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Are Fires More Important Than Rain For The Savannah Ecosystem?

Date:
September 26, 2008
Source:
Helmholtz Association of German Research Centres
Summary:
Natural grass fires are evidently more important for the ecology of savannahs than has previously been assumed. This is the finding of a study carried out in Etosha National Park in the north of Namibia. It is the first study to have investigated the complex interplay of the factors fire, competition, moisture and seed availability in relation to a grass species.

The Etosha National Park in the north of Namibia is the second largest nature reserve in Africa, measuring 20,000 square km.
Credit: Julia Zimmermann/UFZ

Natural grass fires are evidently more important for the ecology of savannahs than has previously been assumed. This is the finding of a study carried out in Etosha National Park in the north of Namibia.

It is the first study to have investigated the complex interplay of the factors fire, competition, moisture and seed availability in relation to a grass species. Periodic fires in semi-arid regions can lead to older tufts of grass disappearing, thereby making room for younger grasses. Writing in the Journal of Ecology, the researchers from the Helmholtz Centre for Environmental Research (UFZ), the University of Frankfurt am Main and the University of Cologne say that fire therefore plays an important role in regeneration.

The findings are particularly significant for the management of semi-arid nature reserves, in which, in the absence of natural plant eaters, fires are the only practical means of renewing the grass canopy.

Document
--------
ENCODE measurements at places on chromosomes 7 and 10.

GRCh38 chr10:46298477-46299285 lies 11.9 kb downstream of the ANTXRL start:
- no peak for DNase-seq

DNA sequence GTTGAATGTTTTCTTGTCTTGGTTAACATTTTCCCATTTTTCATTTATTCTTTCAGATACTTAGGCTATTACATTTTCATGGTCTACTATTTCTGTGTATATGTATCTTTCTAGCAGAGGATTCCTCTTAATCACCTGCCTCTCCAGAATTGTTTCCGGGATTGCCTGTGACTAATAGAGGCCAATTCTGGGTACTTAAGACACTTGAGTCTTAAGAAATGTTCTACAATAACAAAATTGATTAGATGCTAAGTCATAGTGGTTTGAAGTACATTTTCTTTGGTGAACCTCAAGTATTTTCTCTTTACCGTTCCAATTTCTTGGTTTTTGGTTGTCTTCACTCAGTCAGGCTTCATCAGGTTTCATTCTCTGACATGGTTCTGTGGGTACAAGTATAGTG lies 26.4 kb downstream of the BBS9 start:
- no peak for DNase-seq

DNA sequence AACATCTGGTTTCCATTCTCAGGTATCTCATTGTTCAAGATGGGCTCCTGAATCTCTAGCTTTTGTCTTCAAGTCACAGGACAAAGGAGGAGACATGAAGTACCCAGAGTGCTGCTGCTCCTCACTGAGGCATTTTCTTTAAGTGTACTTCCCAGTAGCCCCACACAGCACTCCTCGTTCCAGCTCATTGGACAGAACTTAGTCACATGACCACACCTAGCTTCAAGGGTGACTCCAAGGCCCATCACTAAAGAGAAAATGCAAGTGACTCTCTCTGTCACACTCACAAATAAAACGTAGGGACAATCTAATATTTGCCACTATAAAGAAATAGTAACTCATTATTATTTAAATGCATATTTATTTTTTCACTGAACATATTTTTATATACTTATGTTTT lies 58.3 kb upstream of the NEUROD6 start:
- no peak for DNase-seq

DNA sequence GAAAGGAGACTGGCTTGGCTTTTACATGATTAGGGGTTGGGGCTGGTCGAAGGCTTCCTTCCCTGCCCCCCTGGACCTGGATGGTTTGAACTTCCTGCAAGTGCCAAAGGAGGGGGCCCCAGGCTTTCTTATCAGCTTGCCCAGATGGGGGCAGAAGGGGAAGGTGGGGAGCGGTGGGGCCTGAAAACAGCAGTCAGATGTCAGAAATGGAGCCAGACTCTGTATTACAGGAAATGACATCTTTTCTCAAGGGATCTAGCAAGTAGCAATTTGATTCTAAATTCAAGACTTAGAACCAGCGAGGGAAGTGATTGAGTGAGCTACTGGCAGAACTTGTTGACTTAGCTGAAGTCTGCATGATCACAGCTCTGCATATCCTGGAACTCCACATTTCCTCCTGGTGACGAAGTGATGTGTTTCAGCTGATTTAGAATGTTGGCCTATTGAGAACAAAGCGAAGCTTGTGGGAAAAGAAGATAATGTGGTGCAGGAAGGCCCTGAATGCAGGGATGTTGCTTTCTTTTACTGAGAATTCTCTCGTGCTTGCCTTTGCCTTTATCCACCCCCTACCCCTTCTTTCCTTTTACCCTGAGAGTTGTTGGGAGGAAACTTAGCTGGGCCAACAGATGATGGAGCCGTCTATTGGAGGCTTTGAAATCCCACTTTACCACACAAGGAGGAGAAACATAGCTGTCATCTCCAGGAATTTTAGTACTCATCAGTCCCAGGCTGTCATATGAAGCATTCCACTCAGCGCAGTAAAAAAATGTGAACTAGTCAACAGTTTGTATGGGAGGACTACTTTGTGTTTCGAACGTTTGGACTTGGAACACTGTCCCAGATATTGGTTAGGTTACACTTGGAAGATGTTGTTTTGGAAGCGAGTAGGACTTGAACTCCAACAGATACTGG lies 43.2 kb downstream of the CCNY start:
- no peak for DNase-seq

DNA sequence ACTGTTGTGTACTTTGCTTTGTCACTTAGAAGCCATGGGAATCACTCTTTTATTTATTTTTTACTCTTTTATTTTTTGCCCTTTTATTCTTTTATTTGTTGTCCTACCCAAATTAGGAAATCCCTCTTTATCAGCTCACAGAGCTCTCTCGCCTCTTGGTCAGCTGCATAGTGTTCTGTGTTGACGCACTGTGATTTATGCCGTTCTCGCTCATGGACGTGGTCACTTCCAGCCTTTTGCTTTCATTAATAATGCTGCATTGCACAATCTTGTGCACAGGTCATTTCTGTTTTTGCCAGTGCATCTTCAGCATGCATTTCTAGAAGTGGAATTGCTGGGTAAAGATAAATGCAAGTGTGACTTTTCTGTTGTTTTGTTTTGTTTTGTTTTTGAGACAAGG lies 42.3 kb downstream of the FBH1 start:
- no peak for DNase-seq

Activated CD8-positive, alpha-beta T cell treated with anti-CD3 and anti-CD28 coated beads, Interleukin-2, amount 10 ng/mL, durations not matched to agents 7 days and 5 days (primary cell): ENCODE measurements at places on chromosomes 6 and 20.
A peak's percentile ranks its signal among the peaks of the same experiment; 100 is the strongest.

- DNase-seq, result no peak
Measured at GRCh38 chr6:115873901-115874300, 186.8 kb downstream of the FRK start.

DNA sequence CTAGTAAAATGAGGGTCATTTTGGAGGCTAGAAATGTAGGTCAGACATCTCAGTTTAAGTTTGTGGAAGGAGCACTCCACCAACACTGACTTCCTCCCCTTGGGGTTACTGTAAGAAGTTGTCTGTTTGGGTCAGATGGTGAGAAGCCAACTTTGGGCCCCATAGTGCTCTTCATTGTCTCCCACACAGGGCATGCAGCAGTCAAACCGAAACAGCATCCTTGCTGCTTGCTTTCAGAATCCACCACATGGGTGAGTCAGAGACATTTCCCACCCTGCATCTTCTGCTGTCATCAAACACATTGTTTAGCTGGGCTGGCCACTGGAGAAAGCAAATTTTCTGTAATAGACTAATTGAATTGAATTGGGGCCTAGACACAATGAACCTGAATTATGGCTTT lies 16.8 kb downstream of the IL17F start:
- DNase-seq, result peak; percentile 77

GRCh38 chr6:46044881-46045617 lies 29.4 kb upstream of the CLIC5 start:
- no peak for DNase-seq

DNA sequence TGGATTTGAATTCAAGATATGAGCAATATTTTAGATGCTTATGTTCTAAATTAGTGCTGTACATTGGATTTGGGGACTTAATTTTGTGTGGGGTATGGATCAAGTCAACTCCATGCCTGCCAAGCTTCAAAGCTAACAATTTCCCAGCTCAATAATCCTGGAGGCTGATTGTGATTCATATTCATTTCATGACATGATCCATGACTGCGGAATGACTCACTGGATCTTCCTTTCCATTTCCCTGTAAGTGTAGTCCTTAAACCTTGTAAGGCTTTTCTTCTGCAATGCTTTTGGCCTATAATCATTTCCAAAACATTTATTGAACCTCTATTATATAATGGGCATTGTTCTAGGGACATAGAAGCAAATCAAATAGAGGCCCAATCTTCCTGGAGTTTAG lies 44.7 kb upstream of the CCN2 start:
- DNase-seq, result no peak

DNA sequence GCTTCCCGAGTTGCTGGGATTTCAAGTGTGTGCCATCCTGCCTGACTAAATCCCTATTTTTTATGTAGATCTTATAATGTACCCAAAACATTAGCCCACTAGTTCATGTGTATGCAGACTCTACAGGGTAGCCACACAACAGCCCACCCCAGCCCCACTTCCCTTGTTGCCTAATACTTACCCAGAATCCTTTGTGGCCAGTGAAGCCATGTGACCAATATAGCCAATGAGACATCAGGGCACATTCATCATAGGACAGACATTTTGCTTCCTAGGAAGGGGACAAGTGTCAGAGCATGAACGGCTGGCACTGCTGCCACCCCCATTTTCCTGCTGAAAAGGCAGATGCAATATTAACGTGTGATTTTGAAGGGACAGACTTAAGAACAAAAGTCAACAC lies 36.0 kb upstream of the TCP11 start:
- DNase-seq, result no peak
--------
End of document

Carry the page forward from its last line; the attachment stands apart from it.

For the study, the researchers selected an area measuring 500 by 500 metres in Etosha National Park because it has one dominant grass species and because it was possible to rule out interference such as grazing and other human influences. Etosha National Park in the north of Namibia is the second largest nature reserve in Africa, measuring 20,000 square kilometres. The temperatures in the semi-arid savannah fluctuate between 6 degrees centigrade in the winter and 35 degrees in the summer. The area under investigation is one of the driest areas in which plants can still grow, with annual rainfall of just 380 mm. That is less than the rainfall in the rain shadow of the Harz mountains.

Stipagrostis uniplumis is the dominant grass species and lives for several years. The researchers observed the growth of these grasses at weekly intervals for one season and measured the most important climate parameters. They also experimented on small areas by sowing additional seeds, carrying out controlled reconstructions of fires, planting competing grass species and using artificial irrigation. They found that the dead grass layer significantly hindered the recruitment of young plants.

Fire can break up the old grass layer, thereby creating opportunities for regrowth. By contrast, artificial irrigation and the addition of seeds did not result in higher recruitment of seedlings.


Story Source:

The above story is based on materials provided by Helmholtz Association of German Research Centres. Note: Materials may be edited for content and length.


Journal Reference:

  1. Zimmermann et al. Recruitment filters in a perennial grassland: the interactive roles of fire, competitors, moisture and seed availability. Journal of Ecology, 2008; 96 (5): 1033 DOI: 10.1111/j.1365-2745.2008.01409.x

Cite This Page:

Helmholtz Association of German Research Centres. "Are Fires More Important Than Rain For The Savannah Ecosystem?." ScienceDaily. ScienceDaily, 26 September 2008. <www.sciencedaily.com/releases/2008/09/080919183823.htm>.
Helmholtz Association of German Research Centres. (2008, September 26). Are Fires More Important Than Rain For The Savannah Ecosystem?. ScienceDaily. Retrieved July 31, 2014 from www.sciencedaily.com/releases/2008/09/080919183823.htm
Helmholtz Association of German Research Centres. "Are Fires More Important Than Rain For The Savannah Ecosystem?." ScienceDaily. www.sciencedaily.com/releases/2008/09/080919183823.htm (accessed July 31, 2014).

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